13. #13
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    Default Re: Gas meter access.

    Quote Originally Posted by Kevin Luce View Post
    Ya right! If his gas company is as bad as ours (NIPSCO), they tell the client what is wrong but wont put anything in writing.
    Precisely.

    And, by NOT issuing a letter stating that is it okay, that means IT IS *NOT* okay.

    Which means: Correct it.

    This is not rocket science stuff, guys.

    If the utility company DOES NOT issue the letter stating it is correct, then it is NOT correct. As simple as that. When an agent, seller, whomever tries to disagree and say it is correct, all that needs to be said is: "The utility company REFUSED to say it was correct. If it is NOT CORRECT, then it is INCORRECT. FIX IT.

    Jerry Peck, Construction / Litigation Consultant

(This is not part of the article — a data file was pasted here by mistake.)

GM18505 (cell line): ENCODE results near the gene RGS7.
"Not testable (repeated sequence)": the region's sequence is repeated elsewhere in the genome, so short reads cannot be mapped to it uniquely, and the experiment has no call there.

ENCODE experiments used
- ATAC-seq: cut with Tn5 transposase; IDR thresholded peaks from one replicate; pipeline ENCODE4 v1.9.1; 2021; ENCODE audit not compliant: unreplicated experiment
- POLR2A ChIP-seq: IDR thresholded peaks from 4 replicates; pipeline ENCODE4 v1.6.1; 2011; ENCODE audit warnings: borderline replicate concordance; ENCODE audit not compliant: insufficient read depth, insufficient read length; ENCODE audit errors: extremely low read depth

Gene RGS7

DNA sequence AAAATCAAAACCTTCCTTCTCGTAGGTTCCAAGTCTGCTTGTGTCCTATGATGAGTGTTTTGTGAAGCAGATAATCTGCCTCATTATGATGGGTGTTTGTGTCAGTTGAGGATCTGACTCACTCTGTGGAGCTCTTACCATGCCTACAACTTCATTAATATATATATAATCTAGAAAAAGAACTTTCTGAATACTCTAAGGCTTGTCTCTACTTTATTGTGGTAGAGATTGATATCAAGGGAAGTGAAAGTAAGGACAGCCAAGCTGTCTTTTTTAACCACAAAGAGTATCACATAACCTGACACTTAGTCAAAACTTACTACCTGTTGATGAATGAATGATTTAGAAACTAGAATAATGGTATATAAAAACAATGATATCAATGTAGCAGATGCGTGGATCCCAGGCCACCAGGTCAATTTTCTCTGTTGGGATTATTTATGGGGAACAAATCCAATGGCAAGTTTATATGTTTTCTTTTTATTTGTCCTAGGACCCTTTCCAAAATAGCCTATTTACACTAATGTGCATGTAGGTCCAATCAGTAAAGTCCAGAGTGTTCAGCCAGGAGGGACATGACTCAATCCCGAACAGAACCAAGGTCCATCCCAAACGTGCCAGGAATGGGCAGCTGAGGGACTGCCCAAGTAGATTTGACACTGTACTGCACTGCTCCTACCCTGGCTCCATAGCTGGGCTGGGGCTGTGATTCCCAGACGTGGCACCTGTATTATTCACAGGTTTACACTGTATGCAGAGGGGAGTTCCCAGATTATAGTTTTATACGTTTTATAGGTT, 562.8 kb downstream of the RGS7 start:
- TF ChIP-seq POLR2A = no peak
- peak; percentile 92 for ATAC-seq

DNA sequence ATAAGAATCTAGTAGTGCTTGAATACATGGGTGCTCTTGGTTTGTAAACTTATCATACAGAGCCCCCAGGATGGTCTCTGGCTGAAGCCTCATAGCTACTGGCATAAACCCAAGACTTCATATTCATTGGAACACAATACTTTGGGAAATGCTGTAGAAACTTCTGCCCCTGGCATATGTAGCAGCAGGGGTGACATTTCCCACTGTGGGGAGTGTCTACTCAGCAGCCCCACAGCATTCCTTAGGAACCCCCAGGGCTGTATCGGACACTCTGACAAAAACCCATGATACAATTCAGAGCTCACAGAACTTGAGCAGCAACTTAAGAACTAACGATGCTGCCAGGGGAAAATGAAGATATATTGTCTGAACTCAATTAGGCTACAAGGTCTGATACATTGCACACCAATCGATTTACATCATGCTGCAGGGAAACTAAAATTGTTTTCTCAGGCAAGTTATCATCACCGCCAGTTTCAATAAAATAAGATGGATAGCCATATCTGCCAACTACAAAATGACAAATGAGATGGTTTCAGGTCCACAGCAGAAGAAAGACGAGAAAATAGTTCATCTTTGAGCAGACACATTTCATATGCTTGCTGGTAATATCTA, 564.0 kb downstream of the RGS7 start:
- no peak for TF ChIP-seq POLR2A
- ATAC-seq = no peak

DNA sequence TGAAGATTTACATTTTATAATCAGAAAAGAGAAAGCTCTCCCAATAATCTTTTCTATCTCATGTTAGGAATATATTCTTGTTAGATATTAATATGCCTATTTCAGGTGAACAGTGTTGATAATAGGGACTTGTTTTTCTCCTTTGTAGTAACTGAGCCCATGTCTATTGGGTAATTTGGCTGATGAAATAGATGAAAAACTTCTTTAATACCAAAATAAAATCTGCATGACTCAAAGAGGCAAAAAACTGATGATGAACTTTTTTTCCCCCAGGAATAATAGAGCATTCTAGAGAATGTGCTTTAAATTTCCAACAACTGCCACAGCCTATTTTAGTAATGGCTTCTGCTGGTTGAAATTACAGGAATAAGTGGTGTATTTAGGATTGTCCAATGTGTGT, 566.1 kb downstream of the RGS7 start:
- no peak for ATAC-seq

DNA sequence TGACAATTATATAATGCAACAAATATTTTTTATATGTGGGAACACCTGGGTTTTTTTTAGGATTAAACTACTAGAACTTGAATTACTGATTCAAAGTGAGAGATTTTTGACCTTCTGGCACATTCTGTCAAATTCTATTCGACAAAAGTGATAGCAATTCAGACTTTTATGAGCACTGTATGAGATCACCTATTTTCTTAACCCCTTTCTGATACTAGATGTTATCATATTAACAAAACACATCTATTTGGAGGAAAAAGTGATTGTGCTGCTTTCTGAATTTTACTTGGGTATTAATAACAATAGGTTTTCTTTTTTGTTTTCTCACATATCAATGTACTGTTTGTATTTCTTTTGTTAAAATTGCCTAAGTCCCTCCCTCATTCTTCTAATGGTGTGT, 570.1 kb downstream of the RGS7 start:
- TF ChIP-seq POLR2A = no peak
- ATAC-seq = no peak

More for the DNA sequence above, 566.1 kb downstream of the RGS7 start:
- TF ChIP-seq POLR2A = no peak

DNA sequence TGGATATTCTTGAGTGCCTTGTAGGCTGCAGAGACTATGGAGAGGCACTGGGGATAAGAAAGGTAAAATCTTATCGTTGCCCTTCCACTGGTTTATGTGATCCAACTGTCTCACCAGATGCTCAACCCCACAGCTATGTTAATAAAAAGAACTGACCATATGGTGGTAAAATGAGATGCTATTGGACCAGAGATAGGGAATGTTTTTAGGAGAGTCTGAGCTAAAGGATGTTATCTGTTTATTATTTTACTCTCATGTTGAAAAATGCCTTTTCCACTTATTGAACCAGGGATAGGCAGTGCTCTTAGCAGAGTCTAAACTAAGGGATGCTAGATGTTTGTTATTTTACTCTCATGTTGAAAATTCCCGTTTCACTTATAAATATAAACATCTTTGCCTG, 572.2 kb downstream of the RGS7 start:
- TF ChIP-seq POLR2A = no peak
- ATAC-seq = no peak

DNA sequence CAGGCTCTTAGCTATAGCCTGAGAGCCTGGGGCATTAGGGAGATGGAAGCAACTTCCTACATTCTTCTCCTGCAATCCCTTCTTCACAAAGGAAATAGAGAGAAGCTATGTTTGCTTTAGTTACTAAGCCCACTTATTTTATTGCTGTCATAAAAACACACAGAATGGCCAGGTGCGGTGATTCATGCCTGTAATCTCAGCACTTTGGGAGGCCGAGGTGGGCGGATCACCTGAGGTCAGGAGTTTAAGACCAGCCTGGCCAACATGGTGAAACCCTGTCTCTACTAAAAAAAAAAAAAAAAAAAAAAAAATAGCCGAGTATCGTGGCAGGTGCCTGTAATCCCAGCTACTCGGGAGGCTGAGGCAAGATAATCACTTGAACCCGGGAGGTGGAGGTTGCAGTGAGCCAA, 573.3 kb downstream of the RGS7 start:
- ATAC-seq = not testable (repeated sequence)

Construction Litigation Consultants, LLC ( www.ConstructionLitigationConsultants.com )
    www.AskCodeMan.com

  14. #14
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    Default Re: Gas meter access.

    Quote Originally Posted by Kevin Luce View Post
    Where else can that information be found?

    Here is one from Puget Sound Energy.

    I believe those clearances are in NFPA 58.

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    Jerry Peck, Construction / Litigation Consultant
    Construction Litigation Consultants, LLC ( www.ConstructionLitigationConsultants.com )
    www.AskCodeMan.com

  15. #15
    Jim Zborowski's Avatar
    Jim Zborowski Guest

    Default Re: Gas meter access.

    One other consideration is that in case of emergency ( fire ) the fire dept. would have to search for the meter to turn it off, thereby wasting valuable time.